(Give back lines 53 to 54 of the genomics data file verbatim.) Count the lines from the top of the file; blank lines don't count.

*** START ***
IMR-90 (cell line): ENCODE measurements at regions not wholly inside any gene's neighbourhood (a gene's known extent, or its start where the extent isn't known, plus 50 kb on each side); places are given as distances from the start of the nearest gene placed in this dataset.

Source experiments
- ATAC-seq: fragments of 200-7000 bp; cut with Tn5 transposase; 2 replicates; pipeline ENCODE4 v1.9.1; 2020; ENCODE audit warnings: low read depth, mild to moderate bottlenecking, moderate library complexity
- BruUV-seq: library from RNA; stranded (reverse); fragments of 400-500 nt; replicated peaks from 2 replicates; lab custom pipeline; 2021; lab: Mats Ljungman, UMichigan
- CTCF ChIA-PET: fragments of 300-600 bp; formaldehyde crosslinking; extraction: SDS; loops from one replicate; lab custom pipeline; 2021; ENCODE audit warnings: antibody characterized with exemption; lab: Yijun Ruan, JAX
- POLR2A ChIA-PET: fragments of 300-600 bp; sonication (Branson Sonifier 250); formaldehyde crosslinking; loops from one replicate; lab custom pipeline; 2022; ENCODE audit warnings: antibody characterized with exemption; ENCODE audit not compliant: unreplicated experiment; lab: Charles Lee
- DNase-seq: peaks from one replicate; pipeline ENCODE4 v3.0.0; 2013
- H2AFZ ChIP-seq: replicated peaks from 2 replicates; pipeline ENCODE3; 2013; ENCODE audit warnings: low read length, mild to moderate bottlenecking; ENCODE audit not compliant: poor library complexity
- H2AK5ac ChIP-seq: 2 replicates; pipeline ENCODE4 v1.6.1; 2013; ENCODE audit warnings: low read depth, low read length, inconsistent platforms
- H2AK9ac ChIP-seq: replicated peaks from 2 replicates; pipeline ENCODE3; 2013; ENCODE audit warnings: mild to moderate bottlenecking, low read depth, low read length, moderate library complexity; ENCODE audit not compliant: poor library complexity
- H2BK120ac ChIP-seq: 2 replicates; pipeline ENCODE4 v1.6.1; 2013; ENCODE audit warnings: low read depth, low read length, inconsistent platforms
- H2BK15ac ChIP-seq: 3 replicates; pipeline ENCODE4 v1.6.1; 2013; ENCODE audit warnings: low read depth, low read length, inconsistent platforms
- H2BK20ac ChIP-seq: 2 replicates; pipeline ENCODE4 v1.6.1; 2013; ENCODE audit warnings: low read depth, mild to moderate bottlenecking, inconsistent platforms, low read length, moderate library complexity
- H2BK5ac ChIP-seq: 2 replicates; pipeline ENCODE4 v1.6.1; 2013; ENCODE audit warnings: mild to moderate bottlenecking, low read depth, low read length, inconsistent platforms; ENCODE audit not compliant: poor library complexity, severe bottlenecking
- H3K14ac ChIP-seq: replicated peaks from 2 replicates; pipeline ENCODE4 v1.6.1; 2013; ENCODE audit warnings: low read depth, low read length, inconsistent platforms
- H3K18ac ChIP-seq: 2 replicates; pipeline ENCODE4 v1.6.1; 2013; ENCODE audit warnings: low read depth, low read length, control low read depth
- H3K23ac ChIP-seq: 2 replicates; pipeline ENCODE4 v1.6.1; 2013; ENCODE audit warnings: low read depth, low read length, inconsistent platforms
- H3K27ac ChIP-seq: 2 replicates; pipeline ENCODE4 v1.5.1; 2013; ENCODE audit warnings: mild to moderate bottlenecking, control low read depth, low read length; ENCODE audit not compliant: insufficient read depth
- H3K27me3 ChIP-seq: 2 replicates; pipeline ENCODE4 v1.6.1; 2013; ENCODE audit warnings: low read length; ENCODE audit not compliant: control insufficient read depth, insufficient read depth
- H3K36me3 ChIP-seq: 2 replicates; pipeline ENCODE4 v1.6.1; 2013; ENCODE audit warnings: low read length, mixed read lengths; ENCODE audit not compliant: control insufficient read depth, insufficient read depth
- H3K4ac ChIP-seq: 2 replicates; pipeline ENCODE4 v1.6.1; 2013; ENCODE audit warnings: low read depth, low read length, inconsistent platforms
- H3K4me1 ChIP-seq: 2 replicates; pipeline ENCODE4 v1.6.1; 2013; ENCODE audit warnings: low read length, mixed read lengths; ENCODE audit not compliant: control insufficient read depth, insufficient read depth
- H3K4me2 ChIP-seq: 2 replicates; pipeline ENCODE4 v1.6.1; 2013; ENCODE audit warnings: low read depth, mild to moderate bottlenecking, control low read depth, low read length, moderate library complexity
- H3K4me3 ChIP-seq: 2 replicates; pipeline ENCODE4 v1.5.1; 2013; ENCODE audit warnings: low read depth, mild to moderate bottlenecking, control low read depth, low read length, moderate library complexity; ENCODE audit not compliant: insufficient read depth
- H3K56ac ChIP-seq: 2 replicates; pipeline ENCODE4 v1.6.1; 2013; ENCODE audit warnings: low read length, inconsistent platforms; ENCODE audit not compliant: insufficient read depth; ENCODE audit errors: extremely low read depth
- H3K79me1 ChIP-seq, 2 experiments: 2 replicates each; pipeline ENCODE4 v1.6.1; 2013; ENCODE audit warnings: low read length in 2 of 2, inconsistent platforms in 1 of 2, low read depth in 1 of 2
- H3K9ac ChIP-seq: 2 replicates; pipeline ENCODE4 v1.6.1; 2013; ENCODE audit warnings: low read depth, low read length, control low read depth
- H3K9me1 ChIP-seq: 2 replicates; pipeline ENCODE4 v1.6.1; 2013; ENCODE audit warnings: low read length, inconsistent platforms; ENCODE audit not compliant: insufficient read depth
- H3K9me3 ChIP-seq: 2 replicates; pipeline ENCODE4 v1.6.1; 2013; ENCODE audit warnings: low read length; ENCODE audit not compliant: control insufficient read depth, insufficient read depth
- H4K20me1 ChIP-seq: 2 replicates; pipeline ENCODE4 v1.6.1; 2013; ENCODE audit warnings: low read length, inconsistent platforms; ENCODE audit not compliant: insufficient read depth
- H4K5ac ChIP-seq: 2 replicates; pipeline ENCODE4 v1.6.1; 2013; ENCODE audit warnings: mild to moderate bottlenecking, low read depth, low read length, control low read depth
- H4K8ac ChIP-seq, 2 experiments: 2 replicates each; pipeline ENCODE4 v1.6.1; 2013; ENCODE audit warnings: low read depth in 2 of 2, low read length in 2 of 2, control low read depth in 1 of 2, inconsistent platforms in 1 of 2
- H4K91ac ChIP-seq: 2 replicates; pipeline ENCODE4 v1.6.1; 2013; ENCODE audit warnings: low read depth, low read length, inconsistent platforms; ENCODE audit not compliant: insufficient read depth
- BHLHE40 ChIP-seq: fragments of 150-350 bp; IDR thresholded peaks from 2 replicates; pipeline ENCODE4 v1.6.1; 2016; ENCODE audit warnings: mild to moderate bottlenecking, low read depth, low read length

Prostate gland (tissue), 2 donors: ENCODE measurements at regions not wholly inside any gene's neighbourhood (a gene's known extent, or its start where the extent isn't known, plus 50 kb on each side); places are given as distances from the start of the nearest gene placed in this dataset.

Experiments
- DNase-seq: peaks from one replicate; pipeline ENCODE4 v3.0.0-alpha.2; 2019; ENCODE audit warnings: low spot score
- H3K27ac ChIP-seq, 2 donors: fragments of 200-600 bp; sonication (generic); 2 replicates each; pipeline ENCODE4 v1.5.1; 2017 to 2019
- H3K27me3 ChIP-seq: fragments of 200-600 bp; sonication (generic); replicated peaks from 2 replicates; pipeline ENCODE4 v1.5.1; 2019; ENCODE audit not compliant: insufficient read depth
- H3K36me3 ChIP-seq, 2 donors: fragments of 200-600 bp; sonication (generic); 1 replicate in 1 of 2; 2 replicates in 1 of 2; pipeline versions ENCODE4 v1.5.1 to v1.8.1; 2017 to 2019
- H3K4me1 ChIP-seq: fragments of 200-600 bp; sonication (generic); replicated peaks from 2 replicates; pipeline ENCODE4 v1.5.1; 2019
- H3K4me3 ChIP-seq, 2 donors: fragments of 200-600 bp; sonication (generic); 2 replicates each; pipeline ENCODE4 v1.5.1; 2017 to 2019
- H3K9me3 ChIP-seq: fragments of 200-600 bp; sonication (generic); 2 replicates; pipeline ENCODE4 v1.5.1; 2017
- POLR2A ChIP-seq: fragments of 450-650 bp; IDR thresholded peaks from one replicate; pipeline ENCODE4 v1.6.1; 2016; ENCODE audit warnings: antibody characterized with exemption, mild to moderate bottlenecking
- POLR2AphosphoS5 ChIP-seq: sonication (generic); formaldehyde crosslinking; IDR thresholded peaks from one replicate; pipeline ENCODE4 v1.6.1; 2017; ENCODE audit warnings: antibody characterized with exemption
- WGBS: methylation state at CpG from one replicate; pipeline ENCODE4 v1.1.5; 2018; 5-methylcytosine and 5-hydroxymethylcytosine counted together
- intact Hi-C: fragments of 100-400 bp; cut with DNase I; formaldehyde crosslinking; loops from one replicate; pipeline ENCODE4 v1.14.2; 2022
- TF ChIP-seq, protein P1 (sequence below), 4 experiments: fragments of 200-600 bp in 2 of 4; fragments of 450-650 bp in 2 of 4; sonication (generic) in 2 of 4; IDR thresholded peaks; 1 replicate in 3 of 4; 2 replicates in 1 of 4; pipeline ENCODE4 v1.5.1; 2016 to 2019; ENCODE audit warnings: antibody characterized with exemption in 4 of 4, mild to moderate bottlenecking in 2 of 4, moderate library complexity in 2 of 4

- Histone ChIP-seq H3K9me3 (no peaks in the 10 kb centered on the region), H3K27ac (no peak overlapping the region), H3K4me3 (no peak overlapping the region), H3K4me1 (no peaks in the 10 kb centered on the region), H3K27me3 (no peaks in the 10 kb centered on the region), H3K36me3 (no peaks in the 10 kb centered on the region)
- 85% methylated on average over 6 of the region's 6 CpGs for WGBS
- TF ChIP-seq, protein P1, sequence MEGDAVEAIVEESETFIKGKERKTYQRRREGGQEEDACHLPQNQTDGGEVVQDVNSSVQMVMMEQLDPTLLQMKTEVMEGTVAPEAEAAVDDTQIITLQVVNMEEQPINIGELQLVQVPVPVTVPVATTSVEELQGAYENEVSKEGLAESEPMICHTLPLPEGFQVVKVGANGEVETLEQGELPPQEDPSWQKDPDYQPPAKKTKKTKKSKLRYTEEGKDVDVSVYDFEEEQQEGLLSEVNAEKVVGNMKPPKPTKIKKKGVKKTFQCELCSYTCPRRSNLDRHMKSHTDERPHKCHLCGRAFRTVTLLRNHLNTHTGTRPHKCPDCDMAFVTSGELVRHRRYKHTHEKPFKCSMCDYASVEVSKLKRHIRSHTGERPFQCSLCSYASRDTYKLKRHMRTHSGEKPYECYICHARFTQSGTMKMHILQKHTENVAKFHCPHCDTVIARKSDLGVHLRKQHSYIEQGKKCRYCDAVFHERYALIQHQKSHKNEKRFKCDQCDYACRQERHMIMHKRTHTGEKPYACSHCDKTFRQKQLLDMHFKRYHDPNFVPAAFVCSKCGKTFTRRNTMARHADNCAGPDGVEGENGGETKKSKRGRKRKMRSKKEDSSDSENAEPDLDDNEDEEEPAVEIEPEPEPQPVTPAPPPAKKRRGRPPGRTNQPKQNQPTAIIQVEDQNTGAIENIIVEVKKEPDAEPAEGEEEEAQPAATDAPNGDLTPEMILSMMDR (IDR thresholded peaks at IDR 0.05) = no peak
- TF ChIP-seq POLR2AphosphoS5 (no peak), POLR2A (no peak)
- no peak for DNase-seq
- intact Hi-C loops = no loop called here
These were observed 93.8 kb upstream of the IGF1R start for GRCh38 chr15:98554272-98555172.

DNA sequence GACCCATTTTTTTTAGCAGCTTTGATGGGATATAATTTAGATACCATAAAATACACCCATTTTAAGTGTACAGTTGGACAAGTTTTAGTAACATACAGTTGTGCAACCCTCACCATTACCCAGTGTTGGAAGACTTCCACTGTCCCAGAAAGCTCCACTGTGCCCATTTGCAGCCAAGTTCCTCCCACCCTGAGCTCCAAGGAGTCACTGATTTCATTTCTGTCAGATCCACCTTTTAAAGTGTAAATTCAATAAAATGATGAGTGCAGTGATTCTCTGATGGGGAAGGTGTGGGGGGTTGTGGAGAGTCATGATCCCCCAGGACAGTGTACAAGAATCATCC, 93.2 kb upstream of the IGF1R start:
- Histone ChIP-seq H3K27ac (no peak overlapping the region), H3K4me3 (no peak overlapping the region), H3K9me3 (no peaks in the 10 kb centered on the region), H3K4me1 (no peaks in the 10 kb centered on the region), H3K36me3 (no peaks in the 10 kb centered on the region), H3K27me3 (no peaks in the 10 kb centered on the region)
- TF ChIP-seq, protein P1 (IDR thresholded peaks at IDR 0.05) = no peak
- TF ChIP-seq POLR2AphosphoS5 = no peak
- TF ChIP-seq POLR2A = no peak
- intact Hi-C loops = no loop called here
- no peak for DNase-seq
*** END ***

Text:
- no peak for DNase-seq
- intact Hi-C loops = no loop called here